In Word we hear not simply the message of the cross but receive the blessings of that cross applied to us even though they were earned by Jesus Christ. When we speak Jesus Christ and Him crucified, there the treasures He won for us are unleashed to work in us, among us, and through us. In Word we receive the new life that Christ won for us by paying the price of our old lives. In Word we hear the promise and pledge of God to be with us throughout this earthly journey and more. He stands at death’s door to open that which sin closed and to impart to us the life that sin and death cannot touch – the new and eternal life of heaven, which Jesus has prepared for us and which He gives to us freely and willingly - to all who believe.
When God brings His Kingdom near to us, He brings to us this healing Word of the cross that keeps its promises and does what it says to heal us from sin’s wounds and death and to impart to us His forgiveness and life. But the Word can also speak through actions. Just as Jesus formed some clay to open the ears of the deaf and touched the sick to heal them and even called the dead to life from their grace, so does God speaks to us through actions. We call these means of grace, where His Word is attached to the element – water in baptism and bread and wine in Holy Communion. In the waters of baptism He says “The Kingdom of God is come near you.” At the rail where we receive the body and blood of Christ, God says to us: “The Kingdom of God is near you...”
When the sick hear that Christ is present with them in their time of need and does not abandon us in our weakness, when we realize that illness is not God’s mark of personal displeasure against us but the fruit of our sinful and fallen world, and when God sustains the wounded and hurting with grace, that is healing.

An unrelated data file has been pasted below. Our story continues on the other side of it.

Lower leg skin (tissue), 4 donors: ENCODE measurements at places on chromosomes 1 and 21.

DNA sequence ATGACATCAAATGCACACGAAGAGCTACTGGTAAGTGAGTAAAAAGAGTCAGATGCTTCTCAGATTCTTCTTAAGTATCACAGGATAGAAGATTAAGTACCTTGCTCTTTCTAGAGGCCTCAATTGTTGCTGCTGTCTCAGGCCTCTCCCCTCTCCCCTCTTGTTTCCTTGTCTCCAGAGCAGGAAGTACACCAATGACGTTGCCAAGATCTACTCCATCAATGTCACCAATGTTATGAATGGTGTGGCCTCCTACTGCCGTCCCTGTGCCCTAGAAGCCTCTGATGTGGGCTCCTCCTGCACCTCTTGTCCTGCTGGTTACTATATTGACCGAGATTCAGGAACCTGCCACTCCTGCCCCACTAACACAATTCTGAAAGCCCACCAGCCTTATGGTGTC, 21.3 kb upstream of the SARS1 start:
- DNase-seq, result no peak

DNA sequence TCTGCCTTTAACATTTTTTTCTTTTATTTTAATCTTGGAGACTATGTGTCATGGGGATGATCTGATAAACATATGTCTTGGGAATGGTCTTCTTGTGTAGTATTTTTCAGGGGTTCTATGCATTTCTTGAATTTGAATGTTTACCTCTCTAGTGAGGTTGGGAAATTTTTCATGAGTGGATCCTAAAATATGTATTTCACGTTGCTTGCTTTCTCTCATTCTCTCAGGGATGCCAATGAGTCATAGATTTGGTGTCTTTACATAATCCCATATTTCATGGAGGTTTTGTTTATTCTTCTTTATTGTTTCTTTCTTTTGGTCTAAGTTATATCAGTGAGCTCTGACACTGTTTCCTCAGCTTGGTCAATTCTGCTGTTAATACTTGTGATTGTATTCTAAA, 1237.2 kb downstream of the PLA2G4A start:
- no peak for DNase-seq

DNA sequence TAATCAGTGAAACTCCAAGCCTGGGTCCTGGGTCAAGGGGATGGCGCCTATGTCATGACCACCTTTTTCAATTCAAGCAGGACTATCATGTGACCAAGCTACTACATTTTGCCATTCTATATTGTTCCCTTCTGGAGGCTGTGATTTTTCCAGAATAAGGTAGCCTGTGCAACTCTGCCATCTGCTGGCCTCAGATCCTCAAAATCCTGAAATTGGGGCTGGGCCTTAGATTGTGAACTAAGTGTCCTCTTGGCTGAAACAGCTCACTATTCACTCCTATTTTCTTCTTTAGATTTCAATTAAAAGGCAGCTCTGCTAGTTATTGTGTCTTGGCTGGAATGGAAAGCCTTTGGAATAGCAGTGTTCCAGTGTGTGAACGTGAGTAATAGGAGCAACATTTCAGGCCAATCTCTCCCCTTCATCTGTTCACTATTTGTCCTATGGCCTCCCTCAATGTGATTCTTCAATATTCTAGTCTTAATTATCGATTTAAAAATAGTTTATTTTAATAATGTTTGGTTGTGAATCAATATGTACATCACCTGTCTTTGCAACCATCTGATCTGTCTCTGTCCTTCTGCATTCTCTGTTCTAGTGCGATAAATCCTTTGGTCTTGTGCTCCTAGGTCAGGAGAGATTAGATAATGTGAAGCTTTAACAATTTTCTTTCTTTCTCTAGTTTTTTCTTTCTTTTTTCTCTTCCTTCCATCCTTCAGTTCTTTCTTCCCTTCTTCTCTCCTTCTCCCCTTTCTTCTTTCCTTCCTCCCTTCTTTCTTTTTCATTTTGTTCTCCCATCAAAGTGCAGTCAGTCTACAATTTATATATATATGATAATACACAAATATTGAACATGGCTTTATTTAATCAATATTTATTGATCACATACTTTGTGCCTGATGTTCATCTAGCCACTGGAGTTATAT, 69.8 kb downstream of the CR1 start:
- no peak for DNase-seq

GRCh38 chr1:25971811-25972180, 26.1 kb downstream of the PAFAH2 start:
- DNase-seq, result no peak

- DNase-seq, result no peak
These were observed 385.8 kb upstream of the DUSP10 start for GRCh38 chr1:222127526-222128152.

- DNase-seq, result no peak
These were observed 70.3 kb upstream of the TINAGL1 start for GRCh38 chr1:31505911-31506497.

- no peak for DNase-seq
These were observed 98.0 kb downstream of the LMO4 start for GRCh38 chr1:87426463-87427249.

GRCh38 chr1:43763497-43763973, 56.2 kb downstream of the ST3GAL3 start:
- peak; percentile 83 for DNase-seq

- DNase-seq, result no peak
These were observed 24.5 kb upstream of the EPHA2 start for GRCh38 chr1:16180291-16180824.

When the tempted remain faithful despite the lure of temptation, when they seek the strength of Christ to stand firm in faith, and when they resist the enticement of the devil, the world, and the flesh with the Word of Christ, that is healing. When the poor, the needy, and the unloved feel the warm embrace of God’s working through His people, when they learn the Kingdom of God is not distant or remote but near and close, bringing love and care to lift them up, that is healing.
When sinners come with a load of guilt and hear absolution in Jesus’ name, where God unpacks the heavy weight of sin’s burden and takes its load upon Himself, that is healing. Where we speak to one another the healing word of absolution to rebuild our relationships just as it has rebuilt our relationship with our heavenly Father, that is healing.
St. Luke the Physician became St. Luke the Evangelist but his purpose remained the same. He exchanged one limited understanding of healing with the expansive understanding of Jesus, whose Word brings healing for the body, healing for sin, healing for life, and healing for death.
St. Luke’s Day is a traditional day to focus upon God’s healing acts in all their forms – those that take away our physical burdens, those that bring healing to our wounded spirits, those that heal our souls through forgiveness, and those that heal our death marked bodies for eternal life. They are not different graces but the one healing grace that flows from Christ and the power of His cross. In many and various ways God speaks healing to us, today we learn that where His Word and Sacraments are, there is His Kingdom come near to us, and there is our healing Lord at work in us and through us. Amen.